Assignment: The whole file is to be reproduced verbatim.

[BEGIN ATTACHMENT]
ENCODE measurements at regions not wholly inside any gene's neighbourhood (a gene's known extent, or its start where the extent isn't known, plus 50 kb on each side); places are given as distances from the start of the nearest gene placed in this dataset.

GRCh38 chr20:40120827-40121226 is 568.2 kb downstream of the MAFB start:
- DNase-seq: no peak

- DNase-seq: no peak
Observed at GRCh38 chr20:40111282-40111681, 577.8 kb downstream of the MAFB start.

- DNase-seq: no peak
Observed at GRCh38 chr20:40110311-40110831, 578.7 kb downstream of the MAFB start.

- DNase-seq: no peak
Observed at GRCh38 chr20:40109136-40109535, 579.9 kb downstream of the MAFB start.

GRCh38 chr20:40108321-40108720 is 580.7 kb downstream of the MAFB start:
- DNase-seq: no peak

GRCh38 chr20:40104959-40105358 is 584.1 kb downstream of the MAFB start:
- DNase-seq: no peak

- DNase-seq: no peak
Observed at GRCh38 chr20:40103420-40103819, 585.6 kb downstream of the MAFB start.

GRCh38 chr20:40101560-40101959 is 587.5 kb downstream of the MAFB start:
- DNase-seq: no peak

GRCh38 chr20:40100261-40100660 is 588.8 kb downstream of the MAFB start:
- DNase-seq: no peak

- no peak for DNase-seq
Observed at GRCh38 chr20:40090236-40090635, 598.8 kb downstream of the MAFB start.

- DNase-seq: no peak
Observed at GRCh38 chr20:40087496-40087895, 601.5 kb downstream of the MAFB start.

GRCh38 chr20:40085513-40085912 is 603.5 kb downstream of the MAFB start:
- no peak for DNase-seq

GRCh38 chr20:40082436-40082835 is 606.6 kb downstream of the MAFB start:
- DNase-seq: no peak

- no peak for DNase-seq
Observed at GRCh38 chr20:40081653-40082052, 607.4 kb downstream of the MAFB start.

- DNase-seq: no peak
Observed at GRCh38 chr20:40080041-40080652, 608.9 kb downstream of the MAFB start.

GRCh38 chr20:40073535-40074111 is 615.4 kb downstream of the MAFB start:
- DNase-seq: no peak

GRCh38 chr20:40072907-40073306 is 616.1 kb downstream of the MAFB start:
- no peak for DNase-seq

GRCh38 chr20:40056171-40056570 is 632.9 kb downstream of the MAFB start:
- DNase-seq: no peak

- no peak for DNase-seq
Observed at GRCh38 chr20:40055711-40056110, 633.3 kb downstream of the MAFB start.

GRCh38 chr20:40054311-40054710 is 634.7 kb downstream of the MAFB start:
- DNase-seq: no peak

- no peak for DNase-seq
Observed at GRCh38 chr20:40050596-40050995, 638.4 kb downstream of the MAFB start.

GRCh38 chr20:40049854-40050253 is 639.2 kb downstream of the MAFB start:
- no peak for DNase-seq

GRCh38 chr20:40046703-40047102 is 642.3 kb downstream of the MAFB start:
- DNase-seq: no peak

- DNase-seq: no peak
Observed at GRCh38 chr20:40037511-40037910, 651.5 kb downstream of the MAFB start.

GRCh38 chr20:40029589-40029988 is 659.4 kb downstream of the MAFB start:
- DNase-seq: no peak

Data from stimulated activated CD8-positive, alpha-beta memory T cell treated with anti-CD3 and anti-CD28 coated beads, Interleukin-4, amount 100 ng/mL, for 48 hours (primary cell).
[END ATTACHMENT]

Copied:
ENCODE measurements at regions not wholly inside any gene's neighbourhood (a gene's known extent, or its start where the extent isn't known, plus 50 kb on each side); places are given as distances from the start of the nearest gene placed in this dataset.

GRCh38 chr20:40120827-40121226 is 568.2 kb downstream of the MAFB start:
- DNase-seq: no peak

- DNase-seq: no peak
Observed at GRCh38 chr20:40111282-40111681, 577.8 kb downstream of the MAFB start.

- DNase-seq: no peak
Observed at GRCh38 chr20:40110311-40110831, 578.7 kb downstream of the MAFB start.

- DNase-seq: no peak
Observed at GRCh38 chr20:40109136-40109535, 579.9 kb downstream of the MAFB start.

GRCh38 chr20:40108321-40108720 is 580.7 kb downstream of the MAFB start:
- DNase-seq: no peak

GRCh38 chr20:40104959-40105358 is 584.1 kb downstream of the MAFB start:
- DNase-seq: no peak

- DNase-seq: no peak
Observed at GRCh38 chr20:40103420-40103819, 585.6 kb downstream of the MAFB start.

GRCh38 chr20:40101560-40101959 is 587.5 kb downstream of the MAFB start:
- DNase-seq: no peak

GRCh38 chr20:40100261-40100660 is 588.8 kb downstream of the MAFB start:
- DNase-seq: no peak

- no peak for DNase-seq
Observed at GRCh38 chr20:40090236-40090635, 598.8 kb downstream of the MAFB start.

- DNase-seq: no peak
Observed at GRCh38 chr20:40087496-40087895, 601.5 kb downstream of the MAFB start.

GRCh38 chr20:40085513-40085912 is 603.5 kb downstream of the MAFB start:
- no peak for DNase-seq

GRCh38 chr20:40082436-40082835 is 606.6 kb downstream of the MAFB start:
- DNase-seq: no peak

- no peak for DNase-seq
Observed at GRCh38 chr20:40081653-40082052, 607.4 kb downstream of the MAFB start.

- DNase-seq: no peak
Observed at GRCh38 chr20:40080041-40080652, 608.9 kb downstream of the MAFB start.

GRCh38 chr20:40073535-40074111 is 615.4 kb downstream of the MAFB start:
- DNase-seq: no peak

GRCh38 chr20:40072907-40073306 is 616.1 kb downstream of the MAFB start:
- no peak for DNase-seq

GRCh38 chr20:40056171-40056570 is 632.9 kb downstream of the MAFB start:
- DNase-seq: no peak

- no peak for DNase-seq
Observed at GRCh38 chr20:40055711-40056110, 633.3 kb downstream of the MAFB start.

GRCh38 chr20:40054311-40054710 is 634.7 kb downstream of the MAFB start:
- DNase-seq: no peak

- no peak for DNase-seq
Observed at GRCh38 chr20:40050596-40050995, 638.4 kb downstream of the MAFB start.

GRCh38 chr20:40049854-40050253 is 639.2 kb downstream of the MAFB start:
- no peak for DNase-seq

GRCh38 chr20:40046703-40047102 is 642.3 kb downstream of the MAFB start:
- DNase-seq: no peak

- DNase-seq: no peak
Observed at GRCh38 chr20:40037511-40037910, 651.5 kb downstream of the MAFB start.

GRCh38 chr20:40029589-40029988 is 659.4 kb downstream of the MAFB start:
- DNase-seq: no peak

Data from stimulated activated CD8-positive, alpha-beta memory T cell treated with anti-CD3 and anti-CD28 coated beads, Interleukin-4, amount 100 ng/mL, for 48 hours (primary cell).